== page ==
Clinical Pathways: Local, National, and International

If you are an oncologist, you are probably picking up this month’s edition of Journal of Clinical Pathways as you return from the American Society of Clinical Oncology (ASCO) Annual Meeting in Chicago. Given the breadth of material presented each year at ASCO, it is impossible for even the most diligent attendee to catch every interesting education session, lecture, abstract presentation, or poster session. With that in mind, our staff attended the meeting, and we offer highlights of some of the most interesting and relevant material presented this year in our Conferences section (page 14).

As I write this, the state of health care reform in the United States is firmly in flux. The United States House of Representatives passed a version of the American Health Care Act on May 4, which sent the potential Affordable Care Act replacement to the Senate for further debate, rewriting, and consideration. The Senate has not yet voted on the bill, and it remains to be seen whether President Donald J Trump and his Republican colleagues will achieve their goal of repealing one of President Barack Obama’s signature pieces of legislature. Given the fraught nature of the health care system, research regarding avenues for sustaining affordable health care are needed now more than ever. Anita Ballaney, MBA, MCA, BSc, has addressed this topic in a wide-ranging review that examines the myriad paths stakeholders are currently taking to continue cultivating affordable and efficient health care models (page 34).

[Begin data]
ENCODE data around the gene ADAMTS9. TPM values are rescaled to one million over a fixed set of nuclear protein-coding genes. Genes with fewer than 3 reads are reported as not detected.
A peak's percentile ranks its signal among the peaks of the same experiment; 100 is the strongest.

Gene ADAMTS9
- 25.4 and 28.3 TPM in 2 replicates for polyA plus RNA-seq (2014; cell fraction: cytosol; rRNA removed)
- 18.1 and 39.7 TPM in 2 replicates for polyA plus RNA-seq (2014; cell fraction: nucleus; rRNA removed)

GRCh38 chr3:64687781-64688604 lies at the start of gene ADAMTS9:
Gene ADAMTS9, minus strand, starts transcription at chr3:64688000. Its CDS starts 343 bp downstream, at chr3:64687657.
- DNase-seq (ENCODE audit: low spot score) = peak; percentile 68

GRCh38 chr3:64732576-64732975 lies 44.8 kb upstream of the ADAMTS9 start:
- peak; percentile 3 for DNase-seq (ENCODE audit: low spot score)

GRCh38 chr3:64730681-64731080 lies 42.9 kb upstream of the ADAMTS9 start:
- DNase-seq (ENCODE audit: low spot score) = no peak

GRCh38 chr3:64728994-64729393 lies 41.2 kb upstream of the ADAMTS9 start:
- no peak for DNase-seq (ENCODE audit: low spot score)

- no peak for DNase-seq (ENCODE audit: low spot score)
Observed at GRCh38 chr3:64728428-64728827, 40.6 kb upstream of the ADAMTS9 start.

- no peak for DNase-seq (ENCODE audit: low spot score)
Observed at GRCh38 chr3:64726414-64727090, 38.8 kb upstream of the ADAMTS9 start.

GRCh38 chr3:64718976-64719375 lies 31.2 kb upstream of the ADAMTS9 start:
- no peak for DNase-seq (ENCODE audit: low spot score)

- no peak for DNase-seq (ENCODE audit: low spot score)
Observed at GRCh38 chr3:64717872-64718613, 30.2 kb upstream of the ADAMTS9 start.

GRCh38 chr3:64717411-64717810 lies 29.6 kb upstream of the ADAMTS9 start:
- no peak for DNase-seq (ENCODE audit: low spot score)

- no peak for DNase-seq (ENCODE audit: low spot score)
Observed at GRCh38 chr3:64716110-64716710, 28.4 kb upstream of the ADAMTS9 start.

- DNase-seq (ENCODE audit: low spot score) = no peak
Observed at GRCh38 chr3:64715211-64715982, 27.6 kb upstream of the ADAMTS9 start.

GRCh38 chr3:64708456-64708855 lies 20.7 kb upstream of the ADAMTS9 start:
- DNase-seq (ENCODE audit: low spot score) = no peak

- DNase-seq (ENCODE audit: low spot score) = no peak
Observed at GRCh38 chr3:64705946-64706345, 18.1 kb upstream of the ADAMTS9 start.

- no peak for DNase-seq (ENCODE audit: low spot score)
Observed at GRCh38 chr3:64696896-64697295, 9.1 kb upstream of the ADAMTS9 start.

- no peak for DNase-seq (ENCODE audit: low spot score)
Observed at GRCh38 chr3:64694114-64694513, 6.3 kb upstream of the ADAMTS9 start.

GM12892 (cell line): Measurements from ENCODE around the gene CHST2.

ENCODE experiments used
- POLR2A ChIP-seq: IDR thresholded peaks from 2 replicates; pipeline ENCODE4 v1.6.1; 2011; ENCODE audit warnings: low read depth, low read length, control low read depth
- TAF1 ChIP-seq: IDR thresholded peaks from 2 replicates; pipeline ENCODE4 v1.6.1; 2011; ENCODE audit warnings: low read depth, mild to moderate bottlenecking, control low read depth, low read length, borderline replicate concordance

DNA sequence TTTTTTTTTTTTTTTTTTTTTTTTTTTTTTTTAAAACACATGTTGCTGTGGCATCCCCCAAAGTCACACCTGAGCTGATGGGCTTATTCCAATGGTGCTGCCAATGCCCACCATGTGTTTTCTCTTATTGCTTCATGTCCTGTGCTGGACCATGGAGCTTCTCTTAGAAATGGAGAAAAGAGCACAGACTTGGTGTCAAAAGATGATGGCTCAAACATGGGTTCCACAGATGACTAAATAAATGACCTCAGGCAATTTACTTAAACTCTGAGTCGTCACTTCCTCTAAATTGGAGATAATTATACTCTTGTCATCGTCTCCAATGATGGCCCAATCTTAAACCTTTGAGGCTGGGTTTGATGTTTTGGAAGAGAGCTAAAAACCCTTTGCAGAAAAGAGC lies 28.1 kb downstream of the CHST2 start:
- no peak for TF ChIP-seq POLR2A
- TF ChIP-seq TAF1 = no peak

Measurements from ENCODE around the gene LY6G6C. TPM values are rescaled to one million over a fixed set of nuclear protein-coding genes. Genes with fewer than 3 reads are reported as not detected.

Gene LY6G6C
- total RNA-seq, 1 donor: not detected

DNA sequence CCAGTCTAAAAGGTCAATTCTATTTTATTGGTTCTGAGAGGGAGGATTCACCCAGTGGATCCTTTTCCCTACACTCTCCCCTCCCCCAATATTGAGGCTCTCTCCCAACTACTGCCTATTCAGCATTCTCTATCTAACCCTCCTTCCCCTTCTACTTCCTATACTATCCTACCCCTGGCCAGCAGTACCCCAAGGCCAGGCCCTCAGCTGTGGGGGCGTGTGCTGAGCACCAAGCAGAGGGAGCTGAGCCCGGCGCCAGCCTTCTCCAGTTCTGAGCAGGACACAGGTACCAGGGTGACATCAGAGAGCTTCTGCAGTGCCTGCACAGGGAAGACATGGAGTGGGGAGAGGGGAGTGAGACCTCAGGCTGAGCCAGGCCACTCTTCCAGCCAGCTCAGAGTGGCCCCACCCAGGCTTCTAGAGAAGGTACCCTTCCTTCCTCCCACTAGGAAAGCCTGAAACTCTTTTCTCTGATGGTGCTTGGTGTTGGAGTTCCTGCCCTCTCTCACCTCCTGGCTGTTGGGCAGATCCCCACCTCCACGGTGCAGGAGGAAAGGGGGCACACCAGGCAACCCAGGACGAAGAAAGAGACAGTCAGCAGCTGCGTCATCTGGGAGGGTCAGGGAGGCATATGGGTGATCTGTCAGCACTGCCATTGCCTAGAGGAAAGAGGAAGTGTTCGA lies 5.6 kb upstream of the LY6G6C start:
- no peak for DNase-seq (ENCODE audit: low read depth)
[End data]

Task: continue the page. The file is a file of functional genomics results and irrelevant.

Elsewhere in the issue, Nader Tavakoli, MD, CMD, FAAFP, and colleagues address a very serious concern in geriatric health care: the persistent problem of malnutrition (page 41). As many as 66% of older adults residing in long-term care facilities experience malnutrition, and few consensus guidelines for the condition’s management currently exist. Dr Tavakoli and colleagues believe that clinical pathways can alleviate the problem of malnutrition through symptom and medication management, and could strongly improve the overall health and quality of life in this vulnerable patient population.

Between the state of cancer care in America, the continued debate over the country’s health care system, and the best treatment practices for older adults, this issue of Journal of Clinical Pathways presents a broad spectrum of important issues in the field of value-based care.